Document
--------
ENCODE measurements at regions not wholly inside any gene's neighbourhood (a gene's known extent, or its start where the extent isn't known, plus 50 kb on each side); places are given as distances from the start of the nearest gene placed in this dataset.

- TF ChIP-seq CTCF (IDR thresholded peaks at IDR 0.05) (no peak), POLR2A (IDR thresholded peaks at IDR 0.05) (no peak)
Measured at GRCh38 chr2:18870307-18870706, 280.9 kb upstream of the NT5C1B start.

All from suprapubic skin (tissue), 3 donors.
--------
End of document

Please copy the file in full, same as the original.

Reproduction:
ENCODE measurements at regions not wholly inside any gene's neighbourhood (a gene's known extent, or its start where the extent isn't known, plus 50 kb on each side); places are given as distances from the start of the nearest gene placed in this dataset.

- TF ChIP-seq CTCF (IDR thresholded peaks at IDR 0.05) (no peak), POLR2A (IDR thresholded peaks at IDR 0.05) (no peak)
Measured at GRCh38 chr2:18870307-18870706, 280.9 kb upstream of the NT5C1B start.

All from suprapubic skin (tissue), 3 donors.